Wednesday, April 5, 2017

Tools in my backpack



Remember in January when I wrote that I never wanted to write about anxiety on my blog again? I still hold to that, in that I don’t want to have post after post chronicling my day to day successes and missteps with anxiety. But in a different way, I want to still write about it if only to help me remember when times get tough again, and to maybe somewhere, somehow help someone else.

Last Friday, I spent all morning trying to write a post about podcasts. But all of the words that I had were about anxiety, not podcasts. After multiple attempts at writing, I thought I figured out what was missing. For months, I’ve been thinking about drawing a…map of sorts about my anxiety, but I couldn’t think of a way that it would work. I decided that I needed my map for the podcast post, and so I dove in to making the map. And then I had a super exciting creative breakthrough. My quandary was still how to illustrate the nuclear bomb that was my meltdown with what lead up to it and what came out of it. All the vaporous clouds and squiggly lines that were in my head didn’t make a very interesting or satisfying depiction of what I wanted to put on paper.

And then came my breakthrough. A comic strip!  I loved the idea of a comic strip because I could use all the pictures and words that I wanted. It didn’t have to be one concise depiction. It allowed me to tell the story that I wanted to tell using bits of words and, mostly importantly, memories of moments that are already like a comic strip in my head. And while I’m a stick-figure person with no natural art talent, I could still get across exactly what I wanted to. I mean, it’s not as if I will ever share it with the wide world. I just needed it for me. I eagerly grabbed my markers and sketchbook and dove in.

The journey I’ve been on in the past year has been interesting. I got a lot of answers at the end of 2016, but the answers weren’t enough. I had made resolutions, such as:

·         Getting comfortable with being uncomfortable
·         Dropping the story line that constantly ran through my head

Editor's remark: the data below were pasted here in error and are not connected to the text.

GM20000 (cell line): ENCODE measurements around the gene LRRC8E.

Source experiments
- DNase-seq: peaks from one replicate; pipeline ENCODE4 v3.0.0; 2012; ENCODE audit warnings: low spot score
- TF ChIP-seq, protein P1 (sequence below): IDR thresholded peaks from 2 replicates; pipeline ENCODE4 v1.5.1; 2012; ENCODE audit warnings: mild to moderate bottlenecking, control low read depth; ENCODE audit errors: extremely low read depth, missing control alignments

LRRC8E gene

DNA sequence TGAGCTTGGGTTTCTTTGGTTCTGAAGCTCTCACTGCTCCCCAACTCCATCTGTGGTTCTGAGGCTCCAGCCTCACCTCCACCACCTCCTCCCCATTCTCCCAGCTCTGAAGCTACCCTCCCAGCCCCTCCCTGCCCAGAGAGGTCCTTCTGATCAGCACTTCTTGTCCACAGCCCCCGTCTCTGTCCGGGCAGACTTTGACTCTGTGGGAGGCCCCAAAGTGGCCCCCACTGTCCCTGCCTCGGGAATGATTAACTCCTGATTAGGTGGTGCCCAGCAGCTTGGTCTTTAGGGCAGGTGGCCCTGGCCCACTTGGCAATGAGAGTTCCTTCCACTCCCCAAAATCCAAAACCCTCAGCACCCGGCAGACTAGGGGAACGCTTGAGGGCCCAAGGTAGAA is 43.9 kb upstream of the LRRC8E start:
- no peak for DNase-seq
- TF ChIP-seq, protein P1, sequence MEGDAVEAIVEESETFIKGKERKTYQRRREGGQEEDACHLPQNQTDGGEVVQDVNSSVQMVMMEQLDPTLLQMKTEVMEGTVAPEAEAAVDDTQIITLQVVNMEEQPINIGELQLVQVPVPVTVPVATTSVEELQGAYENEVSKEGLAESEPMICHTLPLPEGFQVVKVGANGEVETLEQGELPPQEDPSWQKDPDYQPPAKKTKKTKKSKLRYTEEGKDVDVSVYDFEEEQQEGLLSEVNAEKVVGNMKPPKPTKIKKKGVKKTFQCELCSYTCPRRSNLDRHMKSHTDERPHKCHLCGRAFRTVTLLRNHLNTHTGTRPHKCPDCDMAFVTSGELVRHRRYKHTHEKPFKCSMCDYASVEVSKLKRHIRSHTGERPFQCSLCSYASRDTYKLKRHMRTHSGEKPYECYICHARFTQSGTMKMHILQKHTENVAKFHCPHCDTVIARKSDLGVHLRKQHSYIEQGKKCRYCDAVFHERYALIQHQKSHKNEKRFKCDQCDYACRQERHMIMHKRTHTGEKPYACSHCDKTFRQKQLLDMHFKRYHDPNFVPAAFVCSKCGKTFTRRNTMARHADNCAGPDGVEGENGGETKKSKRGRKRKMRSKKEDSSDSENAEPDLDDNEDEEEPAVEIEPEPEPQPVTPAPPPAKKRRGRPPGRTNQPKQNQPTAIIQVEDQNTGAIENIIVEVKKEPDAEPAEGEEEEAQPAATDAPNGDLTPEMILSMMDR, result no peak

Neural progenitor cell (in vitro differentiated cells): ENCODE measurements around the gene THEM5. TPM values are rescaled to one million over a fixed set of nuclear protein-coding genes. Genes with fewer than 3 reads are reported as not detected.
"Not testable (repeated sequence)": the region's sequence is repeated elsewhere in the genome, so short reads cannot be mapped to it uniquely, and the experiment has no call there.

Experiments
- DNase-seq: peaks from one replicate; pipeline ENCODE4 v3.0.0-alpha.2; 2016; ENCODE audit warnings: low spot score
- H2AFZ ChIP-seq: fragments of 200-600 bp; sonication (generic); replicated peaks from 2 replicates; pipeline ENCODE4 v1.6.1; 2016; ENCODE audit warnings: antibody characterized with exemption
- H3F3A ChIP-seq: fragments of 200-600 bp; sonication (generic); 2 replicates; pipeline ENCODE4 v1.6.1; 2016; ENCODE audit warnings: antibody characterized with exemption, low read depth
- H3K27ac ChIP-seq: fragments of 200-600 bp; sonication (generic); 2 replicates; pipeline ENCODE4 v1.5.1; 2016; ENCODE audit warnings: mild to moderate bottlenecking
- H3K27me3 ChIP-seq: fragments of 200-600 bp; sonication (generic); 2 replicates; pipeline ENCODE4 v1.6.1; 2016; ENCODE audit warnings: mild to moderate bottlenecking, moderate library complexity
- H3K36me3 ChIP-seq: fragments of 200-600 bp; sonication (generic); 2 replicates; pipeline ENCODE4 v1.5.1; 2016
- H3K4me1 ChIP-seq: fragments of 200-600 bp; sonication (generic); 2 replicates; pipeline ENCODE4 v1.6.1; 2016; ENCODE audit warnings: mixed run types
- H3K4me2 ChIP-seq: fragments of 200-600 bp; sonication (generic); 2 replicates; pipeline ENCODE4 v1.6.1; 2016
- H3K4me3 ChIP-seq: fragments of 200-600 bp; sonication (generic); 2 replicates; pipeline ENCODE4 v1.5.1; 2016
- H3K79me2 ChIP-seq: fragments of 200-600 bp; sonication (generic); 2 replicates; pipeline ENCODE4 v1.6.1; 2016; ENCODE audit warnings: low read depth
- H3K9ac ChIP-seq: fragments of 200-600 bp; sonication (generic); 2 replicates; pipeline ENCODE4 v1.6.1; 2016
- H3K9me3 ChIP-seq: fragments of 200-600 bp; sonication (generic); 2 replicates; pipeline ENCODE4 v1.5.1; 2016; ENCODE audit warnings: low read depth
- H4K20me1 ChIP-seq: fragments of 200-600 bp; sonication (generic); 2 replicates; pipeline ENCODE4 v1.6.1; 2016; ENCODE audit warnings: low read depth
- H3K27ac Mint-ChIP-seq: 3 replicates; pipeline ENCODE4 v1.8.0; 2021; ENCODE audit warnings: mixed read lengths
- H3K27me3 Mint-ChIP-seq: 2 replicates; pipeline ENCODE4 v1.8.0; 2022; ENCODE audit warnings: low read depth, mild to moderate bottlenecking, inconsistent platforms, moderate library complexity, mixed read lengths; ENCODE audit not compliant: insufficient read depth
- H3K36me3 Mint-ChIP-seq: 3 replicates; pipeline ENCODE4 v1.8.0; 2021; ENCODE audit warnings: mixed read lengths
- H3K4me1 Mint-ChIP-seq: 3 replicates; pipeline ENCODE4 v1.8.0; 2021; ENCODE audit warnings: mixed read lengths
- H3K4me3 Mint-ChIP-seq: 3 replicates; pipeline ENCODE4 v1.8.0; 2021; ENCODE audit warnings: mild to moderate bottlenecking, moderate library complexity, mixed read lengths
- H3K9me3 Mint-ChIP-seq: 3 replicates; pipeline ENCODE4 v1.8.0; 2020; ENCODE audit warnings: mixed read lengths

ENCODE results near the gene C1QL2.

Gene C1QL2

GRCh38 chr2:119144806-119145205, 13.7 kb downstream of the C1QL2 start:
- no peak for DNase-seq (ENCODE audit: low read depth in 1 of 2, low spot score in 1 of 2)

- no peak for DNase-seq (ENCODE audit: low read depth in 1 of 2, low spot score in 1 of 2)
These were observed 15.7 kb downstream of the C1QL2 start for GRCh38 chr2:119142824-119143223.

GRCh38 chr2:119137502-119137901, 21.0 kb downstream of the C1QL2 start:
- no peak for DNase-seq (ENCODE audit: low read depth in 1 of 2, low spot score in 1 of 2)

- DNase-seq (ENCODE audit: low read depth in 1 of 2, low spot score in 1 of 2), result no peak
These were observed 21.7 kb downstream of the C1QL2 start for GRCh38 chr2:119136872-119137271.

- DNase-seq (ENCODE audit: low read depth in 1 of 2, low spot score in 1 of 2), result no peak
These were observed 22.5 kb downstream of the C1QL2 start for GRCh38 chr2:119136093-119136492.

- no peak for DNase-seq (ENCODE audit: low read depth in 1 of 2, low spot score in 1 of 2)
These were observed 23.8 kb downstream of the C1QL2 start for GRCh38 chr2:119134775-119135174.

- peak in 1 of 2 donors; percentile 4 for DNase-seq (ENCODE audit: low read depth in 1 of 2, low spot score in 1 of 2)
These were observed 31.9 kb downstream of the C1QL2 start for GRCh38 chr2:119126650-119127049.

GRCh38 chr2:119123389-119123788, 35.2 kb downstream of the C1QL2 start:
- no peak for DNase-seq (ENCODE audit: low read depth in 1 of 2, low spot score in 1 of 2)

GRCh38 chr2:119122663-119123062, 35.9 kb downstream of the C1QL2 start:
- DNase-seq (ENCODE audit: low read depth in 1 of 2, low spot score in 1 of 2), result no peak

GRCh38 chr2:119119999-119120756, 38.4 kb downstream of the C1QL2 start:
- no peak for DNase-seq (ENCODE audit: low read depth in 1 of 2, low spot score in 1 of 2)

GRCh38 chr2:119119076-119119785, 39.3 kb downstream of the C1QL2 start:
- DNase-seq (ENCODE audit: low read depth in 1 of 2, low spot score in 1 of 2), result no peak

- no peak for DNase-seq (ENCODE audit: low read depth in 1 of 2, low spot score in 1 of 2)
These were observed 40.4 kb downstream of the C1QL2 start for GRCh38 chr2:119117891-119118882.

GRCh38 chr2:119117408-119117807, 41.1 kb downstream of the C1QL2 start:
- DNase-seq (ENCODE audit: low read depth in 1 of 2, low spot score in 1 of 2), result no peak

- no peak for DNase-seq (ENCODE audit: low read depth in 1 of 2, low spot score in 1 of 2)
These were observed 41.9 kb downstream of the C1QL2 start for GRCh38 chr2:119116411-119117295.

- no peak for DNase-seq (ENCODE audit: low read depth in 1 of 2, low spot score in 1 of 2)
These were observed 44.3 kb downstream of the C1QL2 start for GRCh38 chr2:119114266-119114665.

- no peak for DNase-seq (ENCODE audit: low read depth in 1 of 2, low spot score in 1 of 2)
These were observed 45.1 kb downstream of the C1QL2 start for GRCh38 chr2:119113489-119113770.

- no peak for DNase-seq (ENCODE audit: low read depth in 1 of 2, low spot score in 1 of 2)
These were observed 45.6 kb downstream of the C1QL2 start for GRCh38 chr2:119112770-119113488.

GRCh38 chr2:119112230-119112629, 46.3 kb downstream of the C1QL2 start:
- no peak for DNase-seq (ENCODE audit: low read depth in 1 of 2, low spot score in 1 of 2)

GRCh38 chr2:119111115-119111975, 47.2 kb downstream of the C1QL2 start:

·         Not looking for the magic solution to my emotional states

Which are all great things to realize and want for oneself. However, I kept realizing in January and February that I had what equated to backpack (I’m going with backpack instead of purse, because, well, if you know me in real life, you know that purses aren’t my thing. But I’m currently carrying a backpack around, so it works!) with nothing in it that mattered. No wallet or keys or gum or hand lotion or chapstick or notebook or pen or half-read novel, all the things that make a backpack a helpful item.

One of the most important pictures in my comic strip is of my empty backpack. After the initial creative rush that I had on Friday morning (which was essentially an hour and a half of filling up 3 pages of my sketchbook with little boxes of words and stick pictures and one airplane that looked more like a UFO) I spent time on Saturday coloring in some of the pictures and finally working on the items I’ve discovered help me that go in my backpack. Because I can say finally, that I can spend whole days now in which I’m not terrified of remote but terrible things happening to me. I don’t have the electricity flashes that used travel through my body on a regular basis, resulting in my heart beating extra fast and my breath being hard to find. The vague underlying fear that I couldn’t put a finger on but made me withdrawn and stuck in my head and unhappy to the worst degree.

I will say it did not happen overnight. And just like a hammer can’t stand in for all of the other tools in a tool bag, there hasn’t been one figurative tool that could have gotten me here by itself (not for lack of trying - I looked high and low for that one magical tool for almost two years!) But I finally have multiple tools that can all work together to make it so that I can now get on the freeway without fear. And on the days that I do have fear, I can handle that fear. I didn’t think that would ever be possible.

I want to do a series of posts on my tools. Now that I’ve explained where they come from, I won’t feel like I have to go back to the beginning each time. I can now finish the podcasts post, write a post about playing the piano, and another about a book my husband and I read together, because I don’t have to start with anxiety. Which means that maybe it will stop being a major theme in my life.

I’m looking forward to those posts. Mostly because of the pleasure and healing that those things have brought to me. I couldn’t have gotten to them earlier – I had go through the hell of 2015 and 2016 to have them be so meaningful.


If you have tools that have built up your backpack, I’d love for you to share. I don’t think a person can have too many tools. And if you are searching for tools, come back and maybe some of mine can help you.

1 comments:

Feisty Harriet said...

I love this. My number one tool to combat anxiety is a solid, well-thought-out list with provisions for two or three different scenarios; it's my Plan A-C for optimal experience and a couple of just-in-case pieces. I do this for almost everything in my life and it significantly reduces my anxiety, because if something doesn't go accordingly to plan (whatever "plan" is), I already have some go-to options to try next without having to flail and freak out about it.

I can't wait to see/read more about what you've come up with!

xox